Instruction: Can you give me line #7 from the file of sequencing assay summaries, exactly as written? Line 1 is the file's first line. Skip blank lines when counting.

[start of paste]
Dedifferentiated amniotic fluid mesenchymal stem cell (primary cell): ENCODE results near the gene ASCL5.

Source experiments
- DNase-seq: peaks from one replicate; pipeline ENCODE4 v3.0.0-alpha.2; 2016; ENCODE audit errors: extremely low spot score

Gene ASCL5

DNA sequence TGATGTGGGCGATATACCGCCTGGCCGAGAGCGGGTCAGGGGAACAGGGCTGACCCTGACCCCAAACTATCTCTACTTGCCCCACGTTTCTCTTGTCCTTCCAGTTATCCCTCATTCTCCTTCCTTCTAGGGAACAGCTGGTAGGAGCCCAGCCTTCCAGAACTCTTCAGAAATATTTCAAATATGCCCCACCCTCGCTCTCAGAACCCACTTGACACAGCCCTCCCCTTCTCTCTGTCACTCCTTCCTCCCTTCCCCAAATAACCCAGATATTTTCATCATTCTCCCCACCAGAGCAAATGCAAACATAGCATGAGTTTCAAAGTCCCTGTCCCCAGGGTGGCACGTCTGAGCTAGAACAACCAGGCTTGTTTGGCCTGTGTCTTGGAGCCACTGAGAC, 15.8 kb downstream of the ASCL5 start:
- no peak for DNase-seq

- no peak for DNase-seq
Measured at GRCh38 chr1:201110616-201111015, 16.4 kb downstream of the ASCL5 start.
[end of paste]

- no peak for DNase-seq